2010 NFL Draft: Does Trading for Draft Picks Make Sense? Ask Jerome Bettis

Victor SpurrierContributor IIApril 20, 2010

ASHBURN, VA - APRIL 15:  Washington Redskins Donovan McNabb works out at the Washington Redskins training facility on April 15, 2010 in Ashburn, Virginia  (Photo by Chris McGrath/Getty Images)
Chris McGrath/Getty Images

What if I offered you Ernie Conwell and Ryan Tucker for Jerome Bettis?

How about John Bowie for Randy Moss?

If you think you're being low-balled here you aren't alone. 

NFL GM's frequently trade Pro Bowl caliber players for draft picks, but do these transactions really make sense, or would it be smarter to trade for other talented players? 

NCAA and NFL production often don't go hand in hand.  Successful college players like Akili Smith and Tim Couch, for example, aren't always successful NFL players.

Often times top-flight talent needs to be traded because they simply aren't fitting in with the city, the coaching staff, the other players, or they are disgruntled for some other reason. 

Randy Moss was not a good fit in Oakland.  He had one good, and one very, very disappointing season in Oakland.  Trading Moss was not necessarily the wrong move for the Raiders.  The got a fourth round pick which resulted in the selection of John Bowie. 

Bowie, who now plays for Cleveland, had a career in Oakland marred with injuries.  He played a whopping five games, and had an astounding two tackles. 

As far as I can tell Randy Moss is worth more than two tackles.  Had the Raiders traded for a player instead they probably would have gotten more production than five games and two tackles.

Donovan McNabb was traded for a second round pick this year, and either a third or fourth round pick next year.

I have always been a proponent of getting rid of Donovan.  He will not win a Super Bowl in Philadelphia, and it's time to move on.  That said, trading for draft picks is a risky business. 

Between 1996 and 2003 19 percent of second round picks resulted in Pro Bowl players, and 10 percent of third round picks resulted in Pro Bowlers. 

Overall the likelihood of the Eagles selecting a Pro Bowler is 39 percent at best.  Between 2000 and 2003 third round picks are only 5 percent likely to make the Pro Bowl.  The overall likely hood could be considerable lower than 39 percent.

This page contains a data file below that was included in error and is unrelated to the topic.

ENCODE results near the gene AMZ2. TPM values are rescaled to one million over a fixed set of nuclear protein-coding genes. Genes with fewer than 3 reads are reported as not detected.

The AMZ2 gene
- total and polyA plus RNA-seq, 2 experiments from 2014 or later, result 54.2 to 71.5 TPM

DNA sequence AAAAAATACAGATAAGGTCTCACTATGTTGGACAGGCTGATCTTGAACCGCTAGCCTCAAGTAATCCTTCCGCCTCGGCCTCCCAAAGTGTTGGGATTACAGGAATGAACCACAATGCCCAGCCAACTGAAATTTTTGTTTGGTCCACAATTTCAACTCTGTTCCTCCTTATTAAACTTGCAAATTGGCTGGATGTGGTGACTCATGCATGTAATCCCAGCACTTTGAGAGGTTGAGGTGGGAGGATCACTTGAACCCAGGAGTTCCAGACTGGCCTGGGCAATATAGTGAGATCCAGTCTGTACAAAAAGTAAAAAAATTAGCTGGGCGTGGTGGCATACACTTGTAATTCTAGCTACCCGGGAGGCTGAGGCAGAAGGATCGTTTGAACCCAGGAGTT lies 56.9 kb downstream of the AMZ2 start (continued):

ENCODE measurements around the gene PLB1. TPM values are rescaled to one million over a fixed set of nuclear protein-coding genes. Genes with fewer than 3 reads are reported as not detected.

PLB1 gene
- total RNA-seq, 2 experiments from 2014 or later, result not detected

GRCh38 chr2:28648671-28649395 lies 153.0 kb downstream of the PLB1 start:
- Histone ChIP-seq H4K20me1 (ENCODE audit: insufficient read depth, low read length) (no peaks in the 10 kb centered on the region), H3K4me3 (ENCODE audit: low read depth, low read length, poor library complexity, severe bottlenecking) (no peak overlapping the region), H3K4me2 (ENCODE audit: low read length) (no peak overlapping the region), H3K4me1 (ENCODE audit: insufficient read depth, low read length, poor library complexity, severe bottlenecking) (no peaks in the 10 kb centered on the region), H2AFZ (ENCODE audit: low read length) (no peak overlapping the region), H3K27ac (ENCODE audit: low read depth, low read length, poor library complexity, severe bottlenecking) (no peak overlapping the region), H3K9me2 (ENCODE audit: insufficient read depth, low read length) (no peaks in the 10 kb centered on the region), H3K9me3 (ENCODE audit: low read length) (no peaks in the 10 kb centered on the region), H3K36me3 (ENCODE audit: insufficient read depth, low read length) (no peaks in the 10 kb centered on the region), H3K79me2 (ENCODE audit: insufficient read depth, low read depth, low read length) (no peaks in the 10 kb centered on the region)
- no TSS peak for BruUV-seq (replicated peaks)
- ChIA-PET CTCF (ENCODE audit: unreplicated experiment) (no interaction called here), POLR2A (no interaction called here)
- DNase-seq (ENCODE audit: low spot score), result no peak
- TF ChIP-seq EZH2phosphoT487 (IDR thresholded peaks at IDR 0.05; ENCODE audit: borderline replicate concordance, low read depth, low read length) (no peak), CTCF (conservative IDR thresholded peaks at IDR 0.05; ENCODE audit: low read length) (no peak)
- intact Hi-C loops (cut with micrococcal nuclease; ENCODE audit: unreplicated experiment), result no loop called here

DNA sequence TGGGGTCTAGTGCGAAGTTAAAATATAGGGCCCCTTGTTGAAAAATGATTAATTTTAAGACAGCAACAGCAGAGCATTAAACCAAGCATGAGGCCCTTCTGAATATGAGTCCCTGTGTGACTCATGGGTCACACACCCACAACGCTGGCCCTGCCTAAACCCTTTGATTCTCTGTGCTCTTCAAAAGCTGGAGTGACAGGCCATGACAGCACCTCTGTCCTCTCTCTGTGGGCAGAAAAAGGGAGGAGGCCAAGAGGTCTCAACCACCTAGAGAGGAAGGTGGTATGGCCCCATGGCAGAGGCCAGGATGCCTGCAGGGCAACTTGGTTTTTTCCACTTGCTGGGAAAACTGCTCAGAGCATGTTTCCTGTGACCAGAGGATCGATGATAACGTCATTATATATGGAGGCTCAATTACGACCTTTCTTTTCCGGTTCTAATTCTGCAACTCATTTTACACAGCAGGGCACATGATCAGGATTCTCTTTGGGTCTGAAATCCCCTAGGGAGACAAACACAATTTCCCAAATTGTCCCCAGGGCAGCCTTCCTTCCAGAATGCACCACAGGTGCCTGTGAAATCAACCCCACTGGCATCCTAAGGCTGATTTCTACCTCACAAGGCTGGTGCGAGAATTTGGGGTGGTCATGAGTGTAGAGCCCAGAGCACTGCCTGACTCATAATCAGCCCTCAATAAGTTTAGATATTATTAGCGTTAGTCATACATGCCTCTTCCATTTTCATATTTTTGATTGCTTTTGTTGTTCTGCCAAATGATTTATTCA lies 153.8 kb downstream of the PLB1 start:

The statistics make it clear that dealing for an established Pro Bowl talent is the better option.

Trading for anything less than a second and third round pick seems unwise.  This is especially clear considering the drop in performance of third round players.

The top 10 players have a 56 percent chance of making the Pro Bowl and average 2.05 Pro Bowls per player.

Players selected between 11-20 have a 39 percent chance of making the Pro Bowl and average 1.28 Pro Bowls per player.

Players selected between 21-30 have a 26 percent chance of making the Pro Bowl, and average .81 Pro Bowls per player.

Players selected in the first round as a whole have a 39.5 percent percent chance of making the Pro Bowl, and average 1.3 Pro Bowls per player.

Second round players have a 19 percent chance of making the Pro Bowl, and average .47 Pro Bowls per player,.

Third round players have a 10 percent chance of making the Pro Bowl, and average .27 Pro Bowls per player.

When you look at the statistics picks outside of the first round really aren't as valuable as many NFL GMs seem to believe.  You aren't likely to find your next star, so you shouldn't trade a current star for a draft pick outside of the first 20.  The logic of trading for picks doesn't hold water, and often backfires on NFL teams.

Notes about the statistics:

Years 1996 - 2003 were used.  I felt that players chosen after 2003 weren't given adequate time to make the Pro Bowl, and would result in inaccurate statistics. 

I used the picks 1-32 for the first round, 33-64 for the second round, and 65-96 for the third round to make the statistics relevant.  Past years have had less teams so some adjusting was needed.  This could lead to the data being inaccurate for a 32 team draft. 

Picks past 96 in the third round weren't (compensatory picks) weren't factored in because they would make the third round longer than the first two, and distort the data.  Thirty-two picks defined a round.